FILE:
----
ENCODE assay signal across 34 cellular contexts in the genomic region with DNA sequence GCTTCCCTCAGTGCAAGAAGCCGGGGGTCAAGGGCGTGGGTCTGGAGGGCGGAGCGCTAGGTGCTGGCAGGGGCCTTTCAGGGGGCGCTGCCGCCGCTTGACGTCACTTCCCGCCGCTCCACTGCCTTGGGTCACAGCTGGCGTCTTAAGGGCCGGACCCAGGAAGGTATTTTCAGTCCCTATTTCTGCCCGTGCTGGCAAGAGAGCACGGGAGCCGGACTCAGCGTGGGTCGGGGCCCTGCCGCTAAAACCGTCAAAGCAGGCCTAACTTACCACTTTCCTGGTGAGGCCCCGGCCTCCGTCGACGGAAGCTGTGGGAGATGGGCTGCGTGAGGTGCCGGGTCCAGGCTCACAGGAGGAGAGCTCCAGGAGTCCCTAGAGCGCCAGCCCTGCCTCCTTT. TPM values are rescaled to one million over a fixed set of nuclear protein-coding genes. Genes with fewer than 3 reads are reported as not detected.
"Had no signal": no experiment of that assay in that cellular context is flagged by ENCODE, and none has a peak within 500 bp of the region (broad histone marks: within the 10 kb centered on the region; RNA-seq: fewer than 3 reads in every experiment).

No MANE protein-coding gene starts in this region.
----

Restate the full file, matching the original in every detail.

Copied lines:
ENCODE assay signal across 34 cellular contexts in the genomic region with DNA sequence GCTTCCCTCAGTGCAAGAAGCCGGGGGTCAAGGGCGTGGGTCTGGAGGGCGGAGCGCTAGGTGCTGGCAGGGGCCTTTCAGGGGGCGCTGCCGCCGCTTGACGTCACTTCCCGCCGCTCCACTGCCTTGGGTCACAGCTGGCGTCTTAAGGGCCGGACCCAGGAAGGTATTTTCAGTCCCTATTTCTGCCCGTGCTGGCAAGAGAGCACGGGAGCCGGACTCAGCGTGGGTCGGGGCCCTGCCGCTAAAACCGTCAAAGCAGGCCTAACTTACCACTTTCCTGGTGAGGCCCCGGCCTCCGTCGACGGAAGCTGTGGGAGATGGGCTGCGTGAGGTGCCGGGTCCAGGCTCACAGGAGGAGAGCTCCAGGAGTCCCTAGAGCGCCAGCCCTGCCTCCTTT. TPM values are rescaled to one million over a fixed set of nuclear protein-coding genes. Genes with fewer than 3 reads are reported as not detected.
"Had no signal": no experiment of that assay in that cellular context is flagged by ENCODE, and none has a peak within 500 bp of the region (broad histone marks: within the 10 kb centered on the region; RNA-seq: fewer than 3 reads in every experiment).

No MANE protein-coding gene starts in this region.